Insights from a new study — by the University of Cambridge in the United Kingdom — about the role of calcium in brain cells’ signaling mechanisms brings us closer to understanding the causes of Parkinson’s disease.

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Having excess calcium in the brain may be a reason for why Parkinson’s disease develops.

The presence of toxic protein deposits, or Lewy bodies, inside brain cells is a recognized hallmark of Parkinson’s disease.

The deposits contain clusters of alpha-synuclein and other proteins that have folded into the wrong shape.

The new study — now published in the journal Nature Communications — shows that calcium affects the way in which alpha-synuclein binds to synaptic vesicles.

Synaptic vesicles are small compartments in nerve terminals that hold the neurotransmitters, or chemical messengers, that carry signals between brain cells.

“There is a fine balance,” notes co-first author Dr. Amberley Stephens, a postdoctoral researcher in molecular neuroscience at the University of Cambridge, “of calcium and alpha-synuclein in the cell, and when there is too much of one or the other, the balance is tipped and aggregation begins, leading to Parkinson’s disease.”

Worldwide, there are more than 10 million people living with Parkinson’s disease, including around 1 million in the United States. In Parkinson’s disease, there is a progressive destruction of brain cells that produce a neurotransmitter called dopamine, which is important for controlling movement.

Therefore, as the disease progresses, there will be a worsening of symptoms such as slowness of movement, rigidity, tremor, and impaired coordination and balance.

More recent studies have revealed that Parkinson’s also affects brain cells that do not produce dopamine, which might explain why some of the symptoms are not movement-related.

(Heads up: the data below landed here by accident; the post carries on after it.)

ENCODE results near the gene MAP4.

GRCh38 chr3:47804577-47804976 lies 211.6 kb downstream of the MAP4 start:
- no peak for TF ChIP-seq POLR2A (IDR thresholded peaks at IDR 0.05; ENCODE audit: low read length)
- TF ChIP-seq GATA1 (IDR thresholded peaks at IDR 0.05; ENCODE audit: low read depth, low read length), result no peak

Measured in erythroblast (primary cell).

Although abnormal clusters of alpha-synuclein — a small protein comprising only 140 amino acids — is a major element of the Lewy bodies that are present in Parkinson’s disease, its normal form appears to be necessary for a number of brain cell functions.

However, apart from knowing that the protein somehow interacts with synaptic vesicles to ensure the smooth transport of molecules across the synapse — or the gap between the nerve terminal and the next cell — we know little about the underlying mechanism.

“Alpha-synuclein,” notes senior study author Dr. Gabriele Kaminski Schierle, of the Department of Chemical Engineering and Biotechnology at the University of Cambridge, “is a very small protein with very little structure, and it needs to interact with other proteins or structures in order to become functional, which has made it difficult to study.”

Advances in microscope technology mean that researchers can now observe what happens inside cells.

Dr. Kaminski Schierle and colleagues used “super-resolution microscopy” and “isolated synaptic vesicles” to examine the detailed behavior of alpha-synuclein.

They found that when the level of calcium rises in the cell, alpha-synuclein binds to vesicles at more than one point, which causes the vesicles to cluster.

“We think,” explains co-first author Dr. Janin Lautenschläger, also of the Department of Chemical Engineering and Biotechnology, “that alpha-synuclein is almost like a calcium sensor.”

“In the presence of calcium,” she continues, “it changes its structure and how it interacts with its environment, which is likely very important for its normal function.”

The authors propose that the abnormal clusters of alpha-synuclein form when the delicate balance between the protein and calcium is upset. They suggest a number of things that might cause such an imbalance, such as:

    • age-related slowing of the elimination of excess protein
    • doubling of alpha-synuclein production due to gene duplication
    • higher calcium levels in brain cells vulnerable to Parkinson’s
    • inability to buffer calcium effectively in Parkinson’s-sensitive cells

    A more detailed understanding of how alpha-synuclein behaves in both health and disease should lead to much-needed new drugs for Parkinson’s disease, the authors conclude.

    They also note that a drug that blocks the calcium channel in heart disease might “prove to be a valuable candidate to act against [Parkinson’s disease] via lowering intracellular calcium load.”

    This is the first time we’ve seen that calcium influences the way alpha-synuclein interacts with synaptic vesicles.”

    Dr. Janin Lautenschläger